Kindle fans upset that Kindle 2 drops SD slot, replaceable battery

Amazon calls the changes improvements, not a downgrade

Users of Inc.'s original Kindle are registering disapproval that the Kindle 2, due out Feb. 24, doesn't have a slot for an SD card or a removable battery.

"I'm pissed at Amazon," said one person named Vicki, commenting on an forum after the Kindle 2 was unveiled. "I've had my Kindle for almost a year and I really like it. When it dies, as all electronics do, the 'upgrade' will be a downgrade that won't be as useful as my current Kindle."

She joined more than 20 other current Kindle fans on the Amazon site voicing concerns about the Kindle 2's lack of an SD slot and its use of a battery that's not user-accessible.

Elsewhere on the Amazon site, other fans griped about how the online retailer has given less-than-ideal treatment to original Kindle users with the announcement of Kindle 2. Amazon offers more than 1,000 Kindle-related discussion topics, underscoring the e-reader's popularity.

Many of the complaints that have bubbled up since the Kindle 2's unveiling Monday came from users who like to add an SD card to the original Kindle so they have enough storage for plenty of books. Some said the 2GB of storage offered in the Kindle 2 won't be enough.

Users also criticized the new battery, saying they have grown accustomed to removing the battery in the original Kindle to reboot the device. After a year, many said the battery needed replacing anyway because it wouldn't hold a charge.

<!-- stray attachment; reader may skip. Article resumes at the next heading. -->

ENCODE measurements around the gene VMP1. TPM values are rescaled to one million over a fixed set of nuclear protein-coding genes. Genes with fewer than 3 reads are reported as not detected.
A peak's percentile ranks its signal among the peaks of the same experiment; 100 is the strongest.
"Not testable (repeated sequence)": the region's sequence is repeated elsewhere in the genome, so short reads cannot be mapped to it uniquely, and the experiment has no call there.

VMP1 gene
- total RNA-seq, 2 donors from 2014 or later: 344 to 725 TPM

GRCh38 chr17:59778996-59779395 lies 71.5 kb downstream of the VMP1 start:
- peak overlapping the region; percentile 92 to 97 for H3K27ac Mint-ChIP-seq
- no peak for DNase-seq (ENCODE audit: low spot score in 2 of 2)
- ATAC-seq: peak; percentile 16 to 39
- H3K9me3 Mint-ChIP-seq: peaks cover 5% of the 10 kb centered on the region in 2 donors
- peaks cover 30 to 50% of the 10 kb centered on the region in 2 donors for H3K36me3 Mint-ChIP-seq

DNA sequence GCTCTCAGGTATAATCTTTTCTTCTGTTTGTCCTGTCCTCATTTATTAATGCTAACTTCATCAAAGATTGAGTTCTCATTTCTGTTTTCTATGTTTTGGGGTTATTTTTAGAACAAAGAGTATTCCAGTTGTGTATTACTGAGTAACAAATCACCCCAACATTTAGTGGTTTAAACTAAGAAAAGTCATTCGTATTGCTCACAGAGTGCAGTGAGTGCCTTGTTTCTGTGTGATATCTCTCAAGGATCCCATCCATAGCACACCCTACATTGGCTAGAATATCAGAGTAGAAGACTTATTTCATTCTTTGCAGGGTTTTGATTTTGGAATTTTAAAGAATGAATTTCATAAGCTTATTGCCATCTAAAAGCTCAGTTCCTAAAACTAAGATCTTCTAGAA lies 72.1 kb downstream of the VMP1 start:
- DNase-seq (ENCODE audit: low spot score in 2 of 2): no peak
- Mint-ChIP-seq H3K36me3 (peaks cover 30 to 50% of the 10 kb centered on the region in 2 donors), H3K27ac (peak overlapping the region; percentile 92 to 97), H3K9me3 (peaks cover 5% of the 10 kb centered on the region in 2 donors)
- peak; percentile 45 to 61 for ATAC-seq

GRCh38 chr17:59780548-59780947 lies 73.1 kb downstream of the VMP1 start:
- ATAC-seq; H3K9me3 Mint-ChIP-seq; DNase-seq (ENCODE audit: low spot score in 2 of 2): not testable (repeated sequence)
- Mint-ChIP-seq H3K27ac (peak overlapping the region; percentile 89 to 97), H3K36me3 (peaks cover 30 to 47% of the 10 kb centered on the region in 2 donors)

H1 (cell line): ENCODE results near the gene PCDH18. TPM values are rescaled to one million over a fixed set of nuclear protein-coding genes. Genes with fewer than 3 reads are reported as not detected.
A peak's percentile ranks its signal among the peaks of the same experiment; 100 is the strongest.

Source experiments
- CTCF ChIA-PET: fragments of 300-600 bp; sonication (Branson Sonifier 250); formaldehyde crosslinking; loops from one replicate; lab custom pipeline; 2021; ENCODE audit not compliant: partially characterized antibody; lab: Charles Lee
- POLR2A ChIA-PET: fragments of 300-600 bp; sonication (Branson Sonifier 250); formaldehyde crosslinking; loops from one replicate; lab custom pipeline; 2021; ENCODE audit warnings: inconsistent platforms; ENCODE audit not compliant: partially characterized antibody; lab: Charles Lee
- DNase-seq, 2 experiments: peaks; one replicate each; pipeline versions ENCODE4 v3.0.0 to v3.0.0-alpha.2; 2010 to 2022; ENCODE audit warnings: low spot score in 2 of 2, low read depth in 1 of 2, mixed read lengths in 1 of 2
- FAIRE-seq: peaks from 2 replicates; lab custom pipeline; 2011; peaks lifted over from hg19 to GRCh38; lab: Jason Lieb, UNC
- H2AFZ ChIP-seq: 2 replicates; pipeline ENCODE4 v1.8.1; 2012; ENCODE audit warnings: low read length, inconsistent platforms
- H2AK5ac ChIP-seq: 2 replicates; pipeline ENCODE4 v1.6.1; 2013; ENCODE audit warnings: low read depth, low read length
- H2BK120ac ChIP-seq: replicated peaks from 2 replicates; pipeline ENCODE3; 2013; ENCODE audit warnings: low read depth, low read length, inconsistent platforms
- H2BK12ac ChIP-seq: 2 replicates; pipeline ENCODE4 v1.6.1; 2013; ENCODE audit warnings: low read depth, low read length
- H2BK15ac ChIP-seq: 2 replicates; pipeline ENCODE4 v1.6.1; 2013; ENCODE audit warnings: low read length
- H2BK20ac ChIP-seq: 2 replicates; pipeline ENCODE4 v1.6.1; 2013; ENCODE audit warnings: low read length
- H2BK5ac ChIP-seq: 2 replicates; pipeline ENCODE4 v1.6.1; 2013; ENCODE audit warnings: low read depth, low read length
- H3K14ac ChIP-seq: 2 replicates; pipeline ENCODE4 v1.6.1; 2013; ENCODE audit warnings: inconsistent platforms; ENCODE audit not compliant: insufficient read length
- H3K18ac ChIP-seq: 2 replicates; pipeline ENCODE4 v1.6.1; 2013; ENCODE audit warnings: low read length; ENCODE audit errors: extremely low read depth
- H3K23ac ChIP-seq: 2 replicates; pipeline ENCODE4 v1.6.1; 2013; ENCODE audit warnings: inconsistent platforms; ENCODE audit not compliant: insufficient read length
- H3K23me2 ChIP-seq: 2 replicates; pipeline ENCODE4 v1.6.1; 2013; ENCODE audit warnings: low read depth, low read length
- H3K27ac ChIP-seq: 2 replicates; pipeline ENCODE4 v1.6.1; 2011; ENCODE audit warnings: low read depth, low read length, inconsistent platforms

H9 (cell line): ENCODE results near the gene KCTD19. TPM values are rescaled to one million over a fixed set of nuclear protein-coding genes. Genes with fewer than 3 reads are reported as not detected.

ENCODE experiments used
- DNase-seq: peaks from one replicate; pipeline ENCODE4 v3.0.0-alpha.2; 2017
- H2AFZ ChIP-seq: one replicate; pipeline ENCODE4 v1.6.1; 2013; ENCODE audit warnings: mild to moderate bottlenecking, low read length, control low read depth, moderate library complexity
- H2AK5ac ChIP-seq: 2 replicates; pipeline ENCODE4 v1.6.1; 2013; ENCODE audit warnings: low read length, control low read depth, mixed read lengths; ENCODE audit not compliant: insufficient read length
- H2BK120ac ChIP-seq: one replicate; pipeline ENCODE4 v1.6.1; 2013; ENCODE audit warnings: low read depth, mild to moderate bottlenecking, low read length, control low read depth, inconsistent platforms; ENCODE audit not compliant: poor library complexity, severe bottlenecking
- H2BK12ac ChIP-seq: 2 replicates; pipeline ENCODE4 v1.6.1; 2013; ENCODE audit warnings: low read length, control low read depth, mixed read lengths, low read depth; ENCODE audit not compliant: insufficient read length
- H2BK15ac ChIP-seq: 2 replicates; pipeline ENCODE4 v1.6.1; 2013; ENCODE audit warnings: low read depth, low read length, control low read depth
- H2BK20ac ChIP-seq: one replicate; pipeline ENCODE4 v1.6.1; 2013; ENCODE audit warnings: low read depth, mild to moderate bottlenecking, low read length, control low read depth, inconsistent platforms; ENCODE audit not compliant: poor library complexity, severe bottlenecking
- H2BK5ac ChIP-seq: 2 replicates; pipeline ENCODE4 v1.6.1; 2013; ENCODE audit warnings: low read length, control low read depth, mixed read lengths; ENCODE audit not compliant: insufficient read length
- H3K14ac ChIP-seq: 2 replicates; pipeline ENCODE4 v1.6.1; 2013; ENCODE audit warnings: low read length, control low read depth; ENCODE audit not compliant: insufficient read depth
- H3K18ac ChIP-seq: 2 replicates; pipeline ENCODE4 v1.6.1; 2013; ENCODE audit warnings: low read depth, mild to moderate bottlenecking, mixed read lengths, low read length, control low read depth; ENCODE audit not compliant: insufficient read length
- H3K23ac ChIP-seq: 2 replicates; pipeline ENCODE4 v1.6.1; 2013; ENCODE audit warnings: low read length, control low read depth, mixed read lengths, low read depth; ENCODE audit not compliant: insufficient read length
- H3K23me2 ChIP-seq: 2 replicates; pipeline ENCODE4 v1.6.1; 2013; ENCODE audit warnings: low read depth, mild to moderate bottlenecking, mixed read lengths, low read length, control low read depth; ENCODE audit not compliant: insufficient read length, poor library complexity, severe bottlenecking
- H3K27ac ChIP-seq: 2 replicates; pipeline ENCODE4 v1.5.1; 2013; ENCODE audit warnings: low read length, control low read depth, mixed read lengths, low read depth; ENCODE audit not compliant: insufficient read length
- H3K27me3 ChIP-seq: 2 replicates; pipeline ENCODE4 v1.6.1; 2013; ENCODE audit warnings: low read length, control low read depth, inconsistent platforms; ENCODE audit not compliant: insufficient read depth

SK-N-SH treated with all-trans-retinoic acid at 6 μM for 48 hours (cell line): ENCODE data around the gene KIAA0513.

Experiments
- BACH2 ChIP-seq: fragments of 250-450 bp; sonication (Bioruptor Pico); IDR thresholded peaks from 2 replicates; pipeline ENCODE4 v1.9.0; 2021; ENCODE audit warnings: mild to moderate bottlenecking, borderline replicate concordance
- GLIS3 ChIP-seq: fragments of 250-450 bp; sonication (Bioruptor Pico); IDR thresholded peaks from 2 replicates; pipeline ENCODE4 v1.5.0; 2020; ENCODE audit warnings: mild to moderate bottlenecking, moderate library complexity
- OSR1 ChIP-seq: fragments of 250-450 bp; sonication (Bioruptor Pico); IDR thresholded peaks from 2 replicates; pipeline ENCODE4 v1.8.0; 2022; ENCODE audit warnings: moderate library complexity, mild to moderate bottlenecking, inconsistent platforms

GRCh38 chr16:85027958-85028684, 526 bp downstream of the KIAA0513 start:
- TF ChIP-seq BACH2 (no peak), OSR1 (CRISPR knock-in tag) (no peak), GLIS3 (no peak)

While the changes seem like downgrades to some, Amazon's Kindle unit director, Charlie Tritschler, said both moves will actually improve the Kindle 2. "Compared to the original Kindle, the Kindle 2 makes it convenient to keep content in one place," Tritschler said today. And the built-in 2GB of storage in the Kindle 2 means 1.4GB is available to the user -- almost eight times the 180MB of storage offered in the original Kindle, he said.

"That's room for 1,500 books," Tritschler said, noting that any book a Kindle user buys is backed up on Amazon's servers -- and is available to the reader at any time. "There's no need for additional storage."

Some users complained that Amazon might be eliminating the SD slot to force its Kindle customers into buying only Amazon content. But Tritschler said the Kindle 2 still allows users to access non-Amazon books, text files and even some music that is not protected by Digital Rights Management systems. They can do so via a USB cable connected to the Kindle 2 or through e-mail, since each Kindle has an e-mail address, he said.

As for the battery, Tritschler said it was made nonremovable to accommodate the Kindle 2's thinner size. "We really pushed to make it as thin as possible," yielding a device that is just 0.36 in. thick.

A nonremovable battery does not require solid casing like the removable kind do, meaning they take up less space, he said. And Kindle 2 now has a chip for active battery management that was not in the original. That chip regulates charge flows and helps make the battery last for two weeks when not in wireless mode, or four days when connected wirelessly, he said.

Tritschler announced today that the Kindle 2's battery can replaced under warranty for a year. After that, it can be replaced in the Amazon factory for $59.

Asked how users can reboot Kindle 2 since there's no removable battery, Tritschler said a new command takes care of that problem. "We've solved that as well," he said. "You hold down the power switch for 14 seconds."

Expanding on Amazon's explanations about the changes, Gartner Inc. analyst Van Baker noted that Amazon -- and all device makers -- constantly seek to cut down on the cost of materials. An SD card slot on top of the added built-in storage might have cost too much, Baker conjectured. "With any new product, you always get some complaints about how 'stupid' the manufacturer is for not doing something," Baker said.

Tritschler's final take on the SD card/battery brouhaha: "The Kindle 2 is a better product in both respects."

Copyright © 2009 IDG Communications, Inc.

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